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On Monday, the last judicial shoe dropped on Donald Trump’s efforts to overturn the 2020 presidential election when the U.S. Supreme Court rejected his third and final high court challenge. As America transitions to a Biden presidency, the court’s ruling exemplifies why the judiciary is our nation’s strongest bulwark against authoritarianism. Indeed, during the biggest threat to our democracy in modern history, the American court system was our last line of defense, proving, as Andrew Jackson once wrote, “All the rights secured to the citizens under the Constitution are worth nothing…except guaranteed to them by an independent and virtuous judiciary.”
When Donald Trump left office in January as a one-term president, he had nonetheless made a vast impact on the American court system. In four years, Trump had appointed 226 justices to the federal bench, including 54 to the appellate court. This latter number is just one justice fewer than Barack Obama appointed to that court in his entire eight years as president. Of the nation’s 13 federal appeals courts, Trump succeeded in flipping three from liberal to conservative majorities. His three Supreme Court justices, meanwhile, were the most appointed in a single term since Richard Nixon. Indeed, Trump’s mark on the American judiciary will be long-lasting and profound.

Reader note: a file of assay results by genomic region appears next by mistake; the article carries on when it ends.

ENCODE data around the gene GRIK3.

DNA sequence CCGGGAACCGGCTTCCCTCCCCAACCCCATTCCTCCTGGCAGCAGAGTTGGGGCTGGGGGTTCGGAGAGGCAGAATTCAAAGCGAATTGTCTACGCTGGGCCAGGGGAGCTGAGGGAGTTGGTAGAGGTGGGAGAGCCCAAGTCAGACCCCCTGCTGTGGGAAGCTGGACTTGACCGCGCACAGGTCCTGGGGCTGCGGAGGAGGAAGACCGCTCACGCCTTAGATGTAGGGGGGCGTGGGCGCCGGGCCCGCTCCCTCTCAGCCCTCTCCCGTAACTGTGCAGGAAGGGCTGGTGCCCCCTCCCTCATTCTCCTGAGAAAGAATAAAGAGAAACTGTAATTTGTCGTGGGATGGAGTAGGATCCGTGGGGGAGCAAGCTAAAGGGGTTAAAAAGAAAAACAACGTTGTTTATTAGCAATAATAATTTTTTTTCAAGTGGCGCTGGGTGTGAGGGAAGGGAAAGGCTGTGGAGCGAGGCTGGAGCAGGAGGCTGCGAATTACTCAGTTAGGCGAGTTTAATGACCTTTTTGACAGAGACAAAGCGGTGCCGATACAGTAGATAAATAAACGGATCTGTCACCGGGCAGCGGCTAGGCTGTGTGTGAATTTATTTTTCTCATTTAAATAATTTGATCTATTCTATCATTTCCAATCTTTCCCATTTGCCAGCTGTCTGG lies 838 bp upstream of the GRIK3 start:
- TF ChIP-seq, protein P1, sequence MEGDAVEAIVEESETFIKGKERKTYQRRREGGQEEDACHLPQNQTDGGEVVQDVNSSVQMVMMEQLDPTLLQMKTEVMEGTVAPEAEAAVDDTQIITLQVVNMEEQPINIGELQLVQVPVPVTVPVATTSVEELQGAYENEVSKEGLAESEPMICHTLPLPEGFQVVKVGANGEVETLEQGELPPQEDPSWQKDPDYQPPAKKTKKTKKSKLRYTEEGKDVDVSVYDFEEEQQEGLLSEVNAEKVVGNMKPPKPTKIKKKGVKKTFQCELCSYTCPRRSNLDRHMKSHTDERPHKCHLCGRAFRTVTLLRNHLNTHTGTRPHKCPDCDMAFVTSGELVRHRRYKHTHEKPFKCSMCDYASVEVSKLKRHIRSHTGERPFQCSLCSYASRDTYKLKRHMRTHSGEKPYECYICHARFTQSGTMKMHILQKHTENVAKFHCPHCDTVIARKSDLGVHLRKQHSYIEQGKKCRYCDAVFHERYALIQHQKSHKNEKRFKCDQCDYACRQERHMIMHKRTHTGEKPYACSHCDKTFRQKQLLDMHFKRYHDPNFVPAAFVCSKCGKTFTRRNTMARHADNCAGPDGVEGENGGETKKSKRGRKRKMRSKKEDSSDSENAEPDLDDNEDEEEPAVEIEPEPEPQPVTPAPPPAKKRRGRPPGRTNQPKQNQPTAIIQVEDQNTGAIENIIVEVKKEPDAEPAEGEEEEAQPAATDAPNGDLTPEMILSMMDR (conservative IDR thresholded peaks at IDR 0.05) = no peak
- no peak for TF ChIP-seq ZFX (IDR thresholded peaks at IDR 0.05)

Which is why it was so significant that Trump’s bogus, execrable claim that the election was “stolen” from him—the “Big Lie” as many have called it—was unequivocally, even contemptuously, repudiated by the courts. In doing so, the American judiciary saved our democracy. That may sound hyperbolic, but in an age so politically volatile that members of the American right wing plotted to kidnap a governor, broke into the U.S. Capitol, and believed the Democratic party was being led by Satan-worshipping cannibals, the judiciary proved our only institution immune to the virulent hyper-partisanship infecting this country. It managed to maintain, if just barely, the legitimacy of both political parties.